This was Brayton Paul’s personal Flyball Actuator. Fly What?
Throughout history, technological advance has been driven by individual inventors able to think outside the box. In 1951, Brayton Paul came up with an ingenious device for converting radio signals to push-pull motion capable of controlling flight surfaces. He harnessed centrifugal force to overcome limitations of period escapement actuators and earn his place in radio control history.
In the early days of radio control, pilots were essentially interrupting or modifying the flight paths of free flying models. When pursuing this “First Dream of Radio Control” they too often had to watch their ships destroyed or fly away after radio failure at some point in the system. These experiences motivated Brayton Paul to develop a “one-way actuator”. If the radio failed, the rudder would automatically go to the opposite side and the plane would circle down (normally ending in a crash).
Paul reasoned it was better to carry a broken model home than to bring back nothing; and he believed his design had other advantages over rubber-powered escapements including its not needing critical adjustments and being unaffected by vibration and wear. Other advantages were the actuator’s increased thrust due to the mechanical advantage of the mechanism, its quick response time, the ability of the motor to start with no load, thus minimizing battery drain, and the negligible loss in motor RPM under load.
The Flyball Actuator was inspired by two industrial predecessors. The first was a rotary telephone governor Brayton Paul saw in Europe during World War II, and the second was the “flyball governor” used to regulate steam engines for over a hundred years. From the latter device the Flyball Actuator took its name. The RC flyball, like its ancient steam engine ancestor, employed a centrifugal expansion mechanism to produce a linear motion used to achieve its purpose.
The Flyball Actuator gave a linear pull each time it was caused to spin by keying or pulsing the transmitter. This motion was used via a wire rod to pull the model’s rudder way from the default left rudder position to varying degrees, including neutral and full right rudder, depending on how long the pilot gave the command. When the pilot ceased commands, the rudder was pulled back to its left default position by a spring. With practice, and a small rudder area, it was fairly easy to achieve straight flight and very easy to execute turns (which, to this day, comprise most of an R/C model’s flight anyway).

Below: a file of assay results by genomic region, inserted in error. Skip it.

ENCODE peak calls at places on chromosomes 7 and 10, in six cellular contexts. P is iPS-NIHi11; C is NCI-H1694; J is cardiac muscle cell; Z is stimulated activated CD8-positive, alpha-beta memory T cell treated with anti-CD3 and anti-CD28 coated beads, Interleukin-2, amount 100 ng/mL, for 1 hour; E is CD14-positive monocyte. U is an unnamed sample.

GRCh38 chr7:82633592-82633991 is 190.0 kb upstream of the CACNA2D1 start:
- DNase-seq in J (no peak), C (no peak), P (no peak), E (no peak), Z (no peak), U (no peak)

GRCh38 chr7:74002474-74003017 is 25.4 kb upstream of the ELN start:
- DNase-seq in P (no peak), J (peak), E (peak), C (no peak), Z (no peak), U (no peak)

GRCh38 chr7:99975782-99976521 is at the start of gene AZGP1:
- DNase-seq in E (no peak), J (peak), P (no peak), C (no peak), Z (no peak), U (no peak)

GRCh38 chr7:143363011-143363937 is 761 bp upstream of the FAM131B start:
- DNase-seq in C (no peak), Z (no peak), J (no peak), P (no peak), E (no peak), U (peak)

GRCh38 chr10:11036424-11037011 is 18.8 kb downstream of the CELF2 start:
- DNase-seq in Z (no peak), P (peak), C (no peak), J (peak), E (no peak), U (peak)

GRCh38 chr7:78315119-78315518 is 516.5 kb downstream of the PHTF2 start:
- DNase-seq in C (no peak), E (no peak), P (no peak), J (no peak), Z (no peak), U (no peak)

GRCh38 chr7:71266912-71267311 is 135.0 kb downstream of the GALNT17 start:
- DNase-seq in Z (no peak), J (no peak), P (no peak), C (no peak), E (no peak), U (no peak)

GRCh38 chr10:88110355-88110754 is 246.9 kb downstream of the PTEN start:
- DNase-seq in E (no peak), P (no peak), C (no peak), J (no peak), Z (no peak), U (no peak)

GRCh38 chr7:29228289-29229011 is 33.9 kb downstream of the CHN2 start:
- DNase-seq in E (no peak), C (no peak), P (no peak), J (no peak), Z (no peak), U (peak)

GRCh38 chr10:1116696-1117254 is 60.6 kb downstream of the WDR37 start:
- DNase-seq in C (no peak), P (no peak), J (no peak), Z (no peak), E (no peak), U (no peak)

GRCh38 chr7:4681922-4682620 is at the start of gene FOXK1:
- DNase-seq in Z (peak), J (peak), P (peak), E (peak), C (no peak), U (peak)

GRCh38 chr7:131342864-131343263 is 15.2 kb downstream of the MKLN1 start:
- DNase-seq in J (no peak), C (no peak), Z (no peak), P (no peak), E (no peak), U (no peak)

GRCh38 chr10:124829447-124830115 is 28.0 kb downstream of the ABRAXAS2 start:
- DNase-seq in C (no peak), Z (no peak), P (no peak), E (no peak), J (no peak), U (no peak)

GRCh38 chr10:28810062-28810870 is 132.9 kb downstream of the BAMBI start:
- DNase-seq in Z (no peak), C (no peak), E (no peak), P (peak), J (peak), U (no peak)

At McEntee’s suggestion Paul then contacted Polk’s Hobbies who decided to carry the product. Here is Polk’s ad for the Flyball in the May 1954 issue of Air Trails:
Here are pictures from the December 1955 Model Airplane News showing Mrs. Paul with one of Brayton’s signature low wing ships and his Flyball Actuator inside. Note that a slightly older drive motor with an oval label was still on it at the time of this picture:
Here is an earlier example of one of Brayton Paul’s attractive, low wing aircraft (all flew long before low wing models were common), AT Annual 1954:
Here is a 1956 article on Brayton Paul actuators (Sept 56’ FM)):
Ace Radio Control also wanted to carry this innovative actuators and here is their 1958 catalog ad for the Flyball:
Here are some additional examples, from our museum, and one of the Hi-Drive motors he used, made by a Cleveland, Ohio company. Note how all later models used “C” clip retainers instead of rivets to hold the pieces of the centrifugal mechanism together:
Brayton Paul’s creation was fresh thinking at a time when radio control was in its infancy and developers were eager to try new methods to realize their dreams. The Flyball Actuator captured the imagination of some top minds in the industry. For example, in April of 1956 John Worth conceived these sophisticated concepts for using multiple flyballs:
To appreciate how long ago this was, here’s the envelope John Worth mailed his ideas in. Note the stamp:
Here is an original Flyball flyer and order form on which Brayton Paul handwrote offers to sell plans for a transmitter and airplane as well:
Here are the instructions which came with the Flyball Actuator:
Brayton Paul and others flew their Flyball Actuators for years, but the system had a weak link that bothered Paul. The Sigma 4F Relay was subject to vibration and required delicate adjusting for the low power output of the receive. Finally, in 1957, he found the solution.
He saw an ad for CBS Power Transistors with circuit diagrams and components for a solid state, transistorized relay. Before long he devised the Transistor Trigger. Here is the product announcement for the Transistor Trigger, (May 1959 American Modeler) and the only advertisement for it we have found (April, 1958, American Modeler):
Here are 2 generations of actual Transistor Triggers from our museum:
And here is a 2007 recreation of the demonstration model Paul used to show how everything worked in an actual model:
Brayton Paul’s journey through radio control development had come to its end. The combination of a two-tube receiver, Flyball Actuator and Transistor Trigger gave him the positive control he had so long sought.